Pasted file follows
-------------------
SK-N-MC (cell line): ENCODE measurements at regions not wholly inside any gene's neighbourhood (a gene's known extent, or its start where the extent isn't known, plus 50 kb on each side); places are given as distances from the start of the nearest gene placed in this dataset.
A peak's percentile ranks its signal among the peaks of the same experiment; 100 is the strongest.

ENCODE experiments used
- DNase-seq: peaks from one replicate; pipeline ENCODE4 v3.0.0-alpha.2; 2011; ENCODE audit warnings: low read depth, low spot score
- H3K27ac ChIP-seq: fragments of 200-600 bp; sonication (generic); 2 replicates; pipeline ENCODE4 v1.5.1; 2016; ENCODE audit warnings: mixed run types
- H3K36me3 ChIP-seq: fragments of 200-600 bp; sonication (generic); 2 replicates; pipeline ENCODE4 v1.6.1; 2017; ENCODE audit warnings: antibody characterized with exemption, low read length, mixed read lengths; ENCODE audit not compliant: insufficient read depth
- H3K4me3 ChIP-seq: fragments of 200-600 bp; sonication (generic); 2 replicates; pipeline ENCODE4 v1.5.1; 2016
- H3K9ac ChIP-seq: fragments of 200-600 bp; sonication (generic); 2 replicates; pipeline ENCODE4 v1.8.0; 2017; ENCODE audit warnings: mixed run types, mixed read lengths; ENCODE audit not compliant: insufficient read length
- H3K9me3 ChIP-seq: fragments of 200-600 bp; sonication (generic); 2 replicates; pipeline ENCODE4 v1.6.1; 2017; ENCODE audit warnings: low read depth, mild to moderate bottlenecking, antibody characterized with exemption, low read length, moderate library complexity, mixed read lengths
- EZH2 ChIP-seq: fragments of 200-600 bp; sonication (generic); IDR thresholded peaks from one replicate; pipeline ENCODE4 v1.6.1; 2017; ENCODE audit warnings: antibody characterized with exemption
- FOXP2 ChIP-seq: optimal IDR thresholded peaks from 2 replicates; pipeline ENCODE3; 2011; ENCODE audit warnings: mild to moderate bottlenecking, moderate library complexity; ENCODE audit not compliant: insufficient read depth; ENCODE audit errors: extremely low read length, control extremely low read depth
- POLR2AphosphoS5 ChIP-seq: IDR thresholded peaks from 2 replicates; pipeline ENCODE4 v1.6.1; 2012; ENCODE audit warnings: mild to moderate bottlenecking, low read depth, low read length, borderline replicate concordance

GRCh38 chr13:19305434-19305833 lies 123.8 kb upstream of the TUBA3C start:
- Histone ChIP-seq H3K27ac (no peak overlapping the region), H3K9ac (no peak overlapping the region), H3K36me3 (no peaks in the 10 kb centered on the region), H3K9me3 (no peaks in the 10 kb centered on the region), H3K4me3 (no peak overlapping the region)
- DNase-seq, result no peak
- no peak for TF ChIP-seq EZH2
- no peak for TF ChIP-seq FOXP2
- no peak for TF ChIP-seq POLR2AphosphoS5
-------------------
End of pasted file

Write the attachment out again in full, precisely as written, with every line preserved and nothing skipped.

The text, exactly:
SK-N-MC (cell line): ENCODE measurements at regions not wholly inside any gene's neighbourhood (a gene's known extent, or its start where the extent isn't known, plus 50 kb on each side); places are given as distances from the start of the nearest gene placed in this dataset.
A peak's percentile ranks its signal among the peaks of the same experiment; 100 is the strongest.

ENCODE experiments used
- DNase-seq: peaks from one replicate; pipeline ENCODE4 v3.0.0-alpha.2; 2011; ENCODE audit warnings: low read depth, low spot score
- H3K27ac ChIP-seq: fragments of 200-600 bp; sonication (generic); 2 replicates; pipeline ENCODE4 v1.5.1; 2016; ENCODE audit warnings: mixed run types
- H3K36me3 ChIP-seq: fragments of 200-600 bp; sonication (generic); 2 replicates; pipeline ENCODE4 v1.6.1; 2017; ENCODE audit warnings: antibody characterized with exemption, low read length, mixed read lengths; ENCODE audit not compliant: insufficient read depth
- H3K4me3 ChIP-seq: fragments of 200-600 bp; sonication (generic); 2 replicates; pipeline ENCODE4 v1.5.1; 2016
- H3K9ac ChIP-seq: fragments of 200-600 bp; sonication (generic); 2 replicates; pipeline ENCODE4 v1.8.0; 2017; ENCODE audit warnings: mixed run types, mixed read lengths; ENCODE audit not compliant: insufficient read length
- H3K9me3 ChIP-seq: fragments of 200-600 bp; sonication (generic); 2 replicates; pipeline ENCODE4 v1.6.1; 2017; ENCODE audit warnings: low read depth, mild to moderate bottlenecking, antibody characterized with exemption, low read length, moderate library complexity, mixed read lengths
- EZH2 ChIP-seq: fragments of 200-600 bp; sonication (generic); IDR thresholded peaks from one replicate; pipeline ENCODE4 v1.6.1; 2017; ENCODE audit warnings: antibody characterized with exemption
- FOXP2 ChIP-seq: optimal IDR thresholded peaks from 2 replicates; pipeline ENCODE3; 2011; ENCODE audit warnings: mild to moderate bottlenecking, moderate library complexity; ENCODE audit not compliant: insufficient read depth; ENCODE audit errors: extremely low read length, control extremely low read depth
- POLR2AphosphoS5 ChIP-seq: IDR thresholded peaks from 2 replicates; pipeline ENCODE4 v1.6.1; 2012; ENCODE audit warnings: mild to moderate bottlenecking, low read depth, low read length, borderline replicate concordance

GRCh38 chr13:19305434-19305833 lies 123.8 kb upstream of the TUBA3C start:
- Histone ChIP-seq H3K27ac (no peak overlapping the region), H3K9ac (no peak overlapping the region), H3K36me3 (no peaks in the 10 kb centered on the region), H3K9me3 (no peaks in the 10 kb centered on the region), H3K4me3 (no peak overlapping the region)
- DNase-seq, result no peak
- no peak for TF ChIP-seq EZH2
- no peak for TF ChIP-seq FOXP2
- no peak for TF ChIP-seq POLR2AphosphoS5